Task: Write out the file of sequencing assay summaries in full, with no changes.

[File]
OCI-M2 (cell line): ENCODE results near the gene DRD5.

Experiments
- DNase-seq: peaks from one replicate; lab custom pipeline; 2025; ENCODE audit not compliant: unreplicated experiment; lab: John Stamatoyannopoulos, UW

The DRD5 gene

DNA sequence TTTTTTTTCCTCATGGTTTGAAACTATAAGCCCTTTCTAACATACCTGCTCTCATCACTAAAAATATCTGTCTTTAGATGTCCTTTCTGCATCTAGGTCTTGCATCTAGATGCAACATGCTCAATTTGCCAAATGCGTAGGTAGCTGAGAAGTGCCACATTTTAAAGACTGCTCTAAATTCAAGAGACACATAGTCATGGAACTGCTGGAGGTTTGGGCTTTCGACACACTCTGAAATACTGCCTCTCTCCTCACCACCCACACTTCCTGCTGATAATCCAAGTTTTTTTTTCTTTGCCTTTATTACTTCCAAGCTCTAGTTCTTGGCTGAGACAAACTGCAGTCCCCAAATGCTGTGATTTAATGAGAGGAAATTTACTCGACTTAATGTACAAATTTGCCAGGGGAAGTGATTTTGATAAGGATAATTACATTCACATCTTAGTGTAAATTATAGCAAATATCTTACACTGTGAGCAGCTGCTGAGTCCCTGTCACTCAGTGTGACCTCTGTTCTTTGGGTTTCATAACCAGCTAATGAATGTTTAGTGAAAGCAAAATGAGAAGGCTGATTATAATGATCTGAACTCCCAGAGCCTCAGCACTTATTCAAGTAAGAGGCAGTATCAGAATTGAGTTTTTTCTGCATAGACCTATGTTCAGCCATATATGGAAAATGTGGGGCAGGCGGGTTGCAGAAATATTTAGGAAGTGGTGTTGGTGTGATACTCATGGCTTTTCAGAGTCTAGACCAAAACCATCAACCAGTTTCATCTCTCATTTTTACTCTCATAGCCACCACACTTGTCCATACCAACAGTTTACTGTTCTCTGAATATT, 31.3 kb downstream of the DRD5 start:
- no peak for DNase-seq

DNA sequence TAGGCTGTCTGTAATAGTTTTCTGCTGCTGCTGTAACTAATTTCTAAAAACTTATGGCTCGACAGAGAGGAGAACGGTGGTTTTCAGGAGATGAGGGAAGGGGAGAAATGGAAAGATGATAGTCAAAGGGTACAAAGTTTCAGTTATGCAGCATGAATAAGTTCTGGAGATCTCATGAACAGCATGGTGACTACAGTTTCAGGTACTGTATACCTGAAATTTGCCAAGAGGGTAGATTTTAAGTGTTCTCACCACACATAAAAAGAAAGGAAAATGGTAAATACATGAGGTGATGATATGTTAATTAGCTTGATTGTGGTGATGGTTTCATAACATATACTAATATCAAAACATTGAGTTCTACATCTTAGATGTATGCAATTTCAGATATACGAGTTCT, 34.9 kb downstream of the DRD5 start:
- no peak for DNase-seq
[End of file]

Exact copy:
OCI-M2 (cell line): ENCODE results near the gene DRD5.

Experiments
- DNase-seq: peaks from one replicate; lab custom pipeline; 2025; ENCODE audit not compliant: unreplicated experiment; lab: John Stamatoyannopoulos, UW

The DRD5 gene

DNA sequence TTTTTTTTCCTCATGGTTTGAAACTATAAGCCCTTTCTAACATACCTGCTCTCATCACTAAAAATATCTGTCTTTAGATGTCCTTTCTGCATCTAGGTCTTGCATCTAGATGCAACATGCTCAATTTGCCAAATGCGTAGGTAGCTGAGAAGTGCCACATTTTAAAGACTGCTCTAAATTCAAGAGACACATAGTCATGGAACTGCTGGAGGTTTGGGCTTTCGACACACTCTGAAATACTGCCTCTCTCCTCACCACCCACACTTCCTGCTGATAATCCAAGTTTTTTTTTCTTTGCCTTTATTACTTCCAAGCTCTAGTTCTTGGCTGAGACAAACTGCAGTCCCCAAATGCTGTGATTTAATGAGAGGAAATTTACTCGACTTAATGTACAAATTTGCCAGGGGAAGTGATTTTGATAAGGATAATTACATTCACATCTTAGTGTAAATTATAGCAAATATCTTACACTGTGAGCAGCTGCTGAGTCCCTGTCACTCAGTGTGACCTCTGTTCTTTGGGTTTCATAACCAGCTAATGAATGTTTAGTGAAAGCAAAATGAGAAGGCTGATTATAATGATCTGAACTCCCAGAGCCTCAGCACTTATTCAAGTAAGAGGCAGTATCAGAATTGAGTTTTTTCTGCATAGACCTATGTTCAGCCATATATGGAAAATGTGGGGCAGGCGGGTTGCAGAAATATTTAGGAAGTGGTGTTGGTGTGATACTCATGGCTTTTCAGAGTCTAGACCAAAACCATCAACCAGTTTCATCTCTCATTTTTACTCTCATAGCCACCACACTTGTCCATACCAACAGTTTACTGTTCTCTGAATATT, 31.3 kb downstream of the DRD5 start:
- no peak for DNase-seq

DNA sequence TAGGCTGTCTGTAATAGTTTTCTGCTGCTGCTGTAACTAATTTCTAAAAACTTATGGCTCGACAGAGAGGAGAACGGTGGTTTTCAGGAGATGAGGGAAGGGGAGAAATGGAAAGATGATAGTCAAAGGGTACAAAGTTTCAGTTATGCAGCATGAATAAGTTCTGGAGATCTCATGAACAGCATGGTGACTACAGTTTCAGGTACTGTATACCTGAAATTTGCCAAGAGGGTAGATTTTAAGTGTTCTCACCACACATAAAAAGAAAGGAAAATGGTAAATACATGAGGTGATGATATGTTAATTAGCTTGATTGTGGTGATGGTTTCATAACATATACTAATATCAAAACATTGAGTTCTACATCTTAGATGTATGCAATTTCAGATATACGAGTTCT, 34.9 kb downstream of the DRD5 start:
- no peak for DNase-seq